Many kids grow up with pets. However, in some cases, kids either are forced to give up their animal friends or lose interest in taking care of them. So how can we turn these unfortunate events into learning experiences? One way is to look at it as an opportunity to teach kids about invasive species. It can be an important lesson, since it can teach children how to give away their pets responsibly.
Why is this an opportunity to teach kids about invasive species?
Because it can be a child’s first instinct to ‘free’ their pet into the wild. Some kids may be inclined to release their goldfish and turtles into local ponds. And if you’ve been to Richmond or Vancouver Island, it’s probably not too hard to guess where the abundant rabbit populations got their start. Sometimes children don’t realize it, but the act of releasing a pet into the wild often introduces an invasive species.
What should we teach kids about invasive species
We’d suggest you teach your children about the food chain. There are plenty of great online resources to help with that. Once you’ve explained to your kids how this concept works, start asking them questions.
For example, you can ask what will happen if a rabbit is introduced into a habitat that doesn’t normally have rabbits. Will there be a predator that can keep rabbit populations in check? If not, what are the consequences of having too much rabbits? What will they eat? If they eat too much of a particular food, what will that mean for other animals who eat the same things?
DNews on YouTube has a great video about what happens when you release pets into the wild. Check these out:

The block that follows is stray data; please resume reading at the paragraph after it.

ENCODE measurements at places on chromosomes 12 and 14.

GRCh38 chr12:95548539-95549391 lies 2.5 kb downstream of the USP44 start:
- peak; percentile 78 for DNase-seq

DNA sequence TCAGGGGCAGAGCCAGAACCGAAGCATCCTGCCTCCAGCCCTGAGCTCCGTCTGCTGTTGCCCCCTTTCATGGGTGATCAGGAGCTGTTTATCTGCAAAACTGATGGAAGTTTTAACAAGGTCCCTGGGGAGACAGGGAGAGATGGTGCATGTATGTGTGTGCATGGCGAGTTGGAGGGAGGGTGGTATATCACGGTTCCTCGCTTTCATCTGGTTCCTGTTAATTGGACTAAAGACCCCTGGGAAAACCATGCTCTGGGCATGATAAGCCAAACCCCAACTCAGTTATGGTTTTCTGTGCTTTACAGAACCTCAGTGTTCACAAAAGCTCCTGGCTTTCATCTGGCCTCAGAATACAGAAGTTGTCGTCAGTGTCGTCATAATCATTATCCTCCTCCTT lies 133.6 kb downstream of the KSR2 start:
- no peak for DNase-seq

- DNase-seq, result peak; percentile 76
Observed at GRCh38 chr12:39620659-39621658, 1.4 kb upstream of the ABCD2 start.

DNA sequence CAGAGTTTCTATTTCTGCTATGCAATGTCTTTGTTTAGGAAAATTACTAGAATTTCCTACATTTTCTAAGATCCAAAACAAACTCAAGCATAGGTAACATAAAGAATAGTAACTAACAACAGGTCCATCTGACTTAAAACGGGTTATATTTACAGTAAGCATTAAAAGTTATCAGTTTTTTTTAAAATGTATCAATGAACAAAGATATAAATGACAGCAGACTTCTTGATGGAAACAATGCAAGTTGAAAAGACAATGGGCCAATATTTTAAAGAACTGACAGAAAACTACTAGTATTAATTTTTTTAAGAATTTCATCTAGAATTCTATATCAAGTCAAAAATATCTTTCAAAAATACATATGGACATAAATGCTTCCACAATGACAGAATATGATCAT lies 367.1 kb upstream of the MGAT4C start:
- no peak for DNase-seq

7 Pets You Should Never Release In The Wild
And also this one about how to make invasive species work for us:
Making Invasive Species Work For Us
SciShow has a video on invasive species, as does MinuteEarth, with plenty of resources in the description of this video.
These are just some examples of questions you can ask that will get children thinking about the consequences of releasing pets into the wild.
Give examples of high-profile invasive species. Then you can start focusing on local Vancouver cases. The Invasive Species Council of Metro Vancouver is a great place to consult for further information.
If possible, focus on the bigger picture
If you think your kids can handle a more complex lesson, you can elaborate on economic and environmental impacts of invasive species. For example, blueweed is a plant that has been known to clog up farmland in British Columbia, resulting in extra removal costs. This could also potentially suck up nutrients in the soil that could’ve been used for growing agriculture.
So what should kids do with unwanted pets?
It can be good to start with preventative measures. For example, ask children if they are willing and able to take care of additional pets if their dog or cat has offspring. If you decide with your kids that it would be too much of a responsibility to take care of additional puppies or kittens, teach them about sterilization. The SPCA has a great resource for this.
You can also teach them about animal shelters — such as the SPCA — and take them on tours. Some organizations will offer guided educational tours of their facilities, so don’t hesitate to send an email or pick up a phone!
Other suggestions include finding trusted friends to give unwanted pets to. And if not, advertisements on classified services like Craigslist are another option.
But hopefully, if you teach children about the impacts of invasive species, your kids will take extra care when deciding to buy or adopt an animal friend!